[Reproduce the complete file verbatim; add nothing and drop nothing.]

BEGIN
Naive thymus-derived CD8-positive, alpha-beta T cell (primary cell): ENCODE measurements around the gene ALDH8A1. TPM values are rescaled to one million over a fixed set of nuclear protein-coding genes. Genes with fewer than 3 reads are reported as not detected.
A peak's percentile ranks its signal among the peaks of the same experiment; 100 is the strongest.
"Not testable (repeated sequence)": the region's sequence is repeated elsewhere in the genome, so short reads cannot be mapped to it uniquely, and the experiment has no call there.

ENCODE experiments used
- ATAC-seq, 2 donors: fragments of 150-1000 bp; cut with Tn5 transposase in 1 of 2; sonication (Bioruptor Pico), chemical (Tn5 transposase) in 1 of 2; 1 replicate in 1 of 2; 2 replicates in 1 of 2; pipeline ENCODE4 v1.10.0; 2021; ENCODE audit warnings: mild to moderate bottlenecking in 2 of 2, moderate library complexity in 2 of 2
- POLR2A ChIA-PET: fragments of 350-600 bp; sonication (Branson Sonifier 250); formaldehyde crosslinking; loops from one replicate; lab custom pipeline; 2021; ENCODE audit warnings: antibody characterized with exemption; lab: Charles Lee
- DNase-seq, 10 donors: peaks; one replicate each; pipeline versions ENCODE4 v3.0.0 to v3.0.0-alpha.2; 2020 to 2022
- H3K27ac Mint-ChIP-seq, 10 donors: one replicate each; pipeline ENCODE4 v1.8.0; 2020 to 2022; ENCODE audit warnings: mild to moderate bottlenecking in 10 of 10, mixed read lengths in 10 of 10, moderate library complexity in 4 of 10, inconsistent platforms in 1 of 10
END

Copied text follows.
Naive thymus-derived CD8-positive, alpha-beta T cell (primary cell): ENCODE measurements around the gene ALDH8A1. TPM values are rescaled to one million over a fixed set of nuclear protein-coding genes. Genes with fewer than 3 reads are reported as not detected.
A peak's percentile ranks its signal among the peaks of the same experiment; 100 is the strongest.
"Not testable (repeated sequence)": the region's sequence is repeated elsewhere in the genome, so short reads cannot be mapped to it uniquely, and the experiment has no call there.

ENCODE experiments used
- ATAC-seq, 2 donors: fragments of 150-1000 bp; cut with Tn5 transposase in 1 of 2; sonication (Bioruptor Pico), chemical (Tn5 transposase) in 1 of 2; 1 replicate in 1 of 2; 2 replicates in 1 of 2; pipeline ENCODE4 v1.10.0; 2021; ENCODE audit warnings: mild to moderate bottlenecking in 2 of 2, moderate library complexity in 2 of 2
- POLR2A ChIA-PET: fragments of 350-600 bp; sonication (Branson Sonifier 250); formaldehyde crosslinking; loops from one replicate; lab custom pipeline; 2021; ENCODE audit warnings: antibody characterized with exemption; lab: Charles Lee
- DNase-seq, 10 donors: peaks; one replicate each; pipeline versions ENCODE4 v3.0.0 to v3.0.0-alpha.2; 2020 to 2022
- H3K27ac Mint-ChIP-seq, 10 donors: one replicate each; pipeline ENCODE4 v1.8.0; 2020 to 2022; ENCODE audit warnings: mild to moderate bottlenecking in 10 of 10, mixed read lengths in 10 of 10, moderate library complexity in 4 of 10, inconsistent platforms in 1 of 10